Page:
This is the real price we are paying for the impersonal statistic that the number of children being seized from their parents has now soared for the first time to 10,000 a year. Having heard too many of their accounts in chillingly repetitive detail, I must say that this scandal is the most shocking story I have reported in all my many decades as a journalist. It is high time it was pulled from behind that wall of secrecy and reported across the world.
Well said, that man. It may seem an extreme view, but we can see the sense in this comment on the article from an anonymous poster ...
Just another plank of the Left's strategy to attack the basic unit of society - the family. This is something worthy of the USSR in the 1930s. Social workers, like teachers, were politicised long ago and, like every public institution in the UK, their objectives are the polar opposite of those you might expect from their titles. Teaching has sacrificed education for political indoctrination: churning out semi-literates with a burning belief in their right to a free ride and social work has put the state in the place of parents, with disastrous consequences for social cohesion. In 1984, the Ministry of Truth was in charge of propaganda, the Thought Police worked for the Ministry of Love and the Ministry of Peace was responsible for waging permanent war against manufactured enemies ... I doubt that even Orwell could have anticipated how accurate his predictions were.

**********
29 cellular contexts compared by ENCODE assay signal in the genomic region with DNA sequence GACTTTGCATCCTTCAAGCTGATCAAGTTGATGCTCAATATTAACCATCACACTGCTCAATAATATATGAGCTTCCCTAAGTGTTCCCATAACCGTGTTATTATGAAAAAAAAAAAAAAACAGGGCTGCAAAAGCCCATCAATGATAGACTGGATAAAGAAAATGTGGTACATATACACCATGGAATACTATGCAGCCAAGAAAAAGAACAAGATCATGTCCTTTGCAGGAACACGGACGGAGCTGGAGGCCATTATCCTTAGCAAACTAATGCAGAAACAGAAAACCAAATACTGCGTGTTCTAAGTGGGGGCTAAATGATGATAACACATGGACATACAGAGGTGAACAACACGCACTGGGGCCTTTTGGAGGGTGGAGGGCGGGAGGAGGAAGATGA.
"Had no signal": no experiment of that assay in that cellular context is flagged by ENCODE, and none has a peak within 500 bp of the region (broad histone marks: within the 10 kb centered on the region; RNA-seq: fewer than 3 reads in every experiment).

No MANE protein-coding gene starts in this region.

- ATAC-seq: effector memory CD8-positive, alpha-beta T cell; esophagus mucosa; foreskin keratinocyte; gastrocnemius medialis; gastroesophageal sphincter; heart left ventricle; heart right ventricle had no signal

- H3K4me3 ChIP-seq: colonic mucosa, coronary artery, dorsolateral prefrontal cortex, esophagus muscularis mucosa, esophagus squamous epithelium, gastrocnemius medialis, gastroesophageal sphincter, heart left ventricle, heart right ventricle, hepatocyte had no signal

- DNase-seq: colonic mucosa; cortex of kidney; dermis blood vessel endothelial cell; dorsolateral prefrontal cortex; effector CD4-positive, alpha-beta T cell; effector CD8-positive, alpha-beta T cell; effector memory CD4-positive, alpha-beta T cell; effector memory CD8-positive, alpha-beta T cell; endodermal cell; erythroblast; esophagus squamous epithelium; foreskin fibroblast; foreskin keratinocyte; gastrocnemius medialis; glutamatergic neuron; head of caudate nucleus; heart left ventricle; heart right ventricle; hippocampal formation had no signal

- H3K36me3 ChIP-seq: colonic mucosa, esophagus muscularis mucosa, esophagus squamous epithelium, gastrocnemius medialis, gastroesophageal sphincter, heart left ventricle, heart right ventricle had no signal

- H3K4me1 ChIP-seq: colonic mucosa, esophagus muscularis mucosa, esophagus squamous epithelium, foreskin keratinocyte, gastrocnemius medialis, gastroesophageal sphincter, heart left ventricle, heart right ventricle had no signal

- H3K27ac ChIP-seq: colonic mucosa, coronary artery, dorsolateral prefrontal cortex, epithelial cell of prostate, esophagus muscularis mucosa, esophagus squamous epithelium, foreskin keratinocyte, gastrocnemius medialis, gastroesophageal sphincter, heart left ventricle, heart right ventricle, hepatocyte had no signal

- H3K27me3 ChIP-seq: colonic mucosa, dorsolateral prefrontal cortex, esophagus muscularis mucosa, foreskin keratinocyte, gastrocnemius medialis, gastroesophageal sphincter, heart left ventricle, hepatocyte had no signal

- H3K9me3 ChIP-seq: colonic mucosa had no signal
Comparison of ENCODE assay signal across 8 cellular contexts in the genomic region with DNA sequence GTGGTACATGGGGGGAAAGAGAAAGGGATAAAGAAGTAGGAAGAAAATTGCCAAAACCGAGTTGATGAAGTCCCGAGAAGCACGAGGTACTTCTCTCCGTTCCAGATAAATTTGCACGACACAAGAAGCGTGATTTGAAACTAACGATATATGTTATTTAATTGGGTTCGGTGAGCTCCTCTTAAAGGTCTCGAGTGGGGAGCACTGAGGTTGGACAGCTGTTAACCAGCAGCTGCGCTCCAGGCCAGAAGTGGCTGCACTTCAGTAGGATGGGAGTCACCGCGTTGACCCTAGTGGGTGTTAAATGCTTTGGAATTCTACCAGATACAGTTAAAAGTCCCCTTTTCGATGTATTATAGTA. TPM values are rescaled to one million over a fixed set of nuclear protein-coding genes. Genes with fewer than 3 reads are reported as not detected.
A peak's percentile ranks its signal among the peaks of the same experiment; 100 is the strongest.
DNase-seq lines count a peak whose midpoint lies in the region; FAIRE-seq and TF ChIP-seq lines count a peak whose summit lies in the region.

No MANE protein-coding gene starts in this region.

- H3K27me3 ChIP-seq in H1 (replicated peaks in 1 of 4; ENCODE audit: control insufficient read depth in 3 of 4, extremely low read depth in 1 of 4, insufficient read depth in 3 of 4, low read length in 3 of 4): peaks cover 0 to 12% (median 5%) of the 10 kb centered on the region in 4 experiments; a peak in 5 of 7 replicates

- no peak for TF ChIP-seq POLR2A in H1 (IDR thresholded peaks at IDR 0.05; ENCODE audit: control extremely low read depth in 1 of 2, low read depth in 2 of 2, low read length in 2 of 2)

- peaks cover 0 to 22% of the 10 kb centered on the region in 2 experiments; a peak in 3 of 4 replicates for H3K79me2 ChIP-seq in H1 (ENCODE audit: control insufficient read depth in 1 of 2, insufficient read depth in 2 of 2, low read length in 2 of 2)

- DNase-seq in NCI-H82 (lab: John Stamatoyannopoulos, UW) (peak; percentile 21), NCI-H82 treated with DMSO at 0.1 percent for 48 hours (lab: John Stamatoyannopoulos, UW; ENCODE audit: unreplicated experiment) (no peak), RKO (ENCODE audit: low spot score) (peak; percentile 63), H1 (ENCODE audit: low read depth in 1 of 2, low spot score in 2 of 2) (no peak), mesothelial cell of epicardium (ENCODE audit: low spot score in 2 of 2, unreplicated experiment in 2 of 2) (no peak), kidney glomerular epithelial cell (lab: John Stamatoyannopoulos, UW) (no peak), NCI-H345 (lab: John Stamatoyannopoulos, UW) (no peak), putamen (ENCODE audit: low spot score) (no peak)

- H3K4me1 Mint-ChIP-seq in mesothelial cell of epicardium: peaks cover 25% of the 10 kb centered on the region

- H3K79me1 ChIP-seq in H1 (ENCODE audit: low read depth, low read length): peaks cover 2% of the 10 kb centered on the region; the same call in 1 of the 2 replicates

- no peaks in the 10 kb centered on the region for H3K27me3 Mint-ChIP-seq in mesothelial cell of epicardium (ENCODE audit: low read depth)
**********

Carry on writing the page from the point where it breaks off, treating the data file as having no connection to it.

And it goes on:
... and if last week's local election results are anything to go by, this is the next government we think we're going to elect? God help us all.
Only a week after Booker's article appeared, we read with some relief of the acquittal of the couple wrongly accused TWICE of shaking their four-month-old son to death. Social workers had exacerbated their ordeal by taking their second baby away at birth.
Rohan Wray and Chana Al-Alas were accused of killing four-month-old Jayden, who died of severe head injuries. While awaiting trial, they lost custody of the little boy’s younger sister, Jayda. They were cleared of all criminal charges when it emerged their son had been suffering from rickets which causes weak bones and could explain his injuries; charges were dropped following a six-week trial.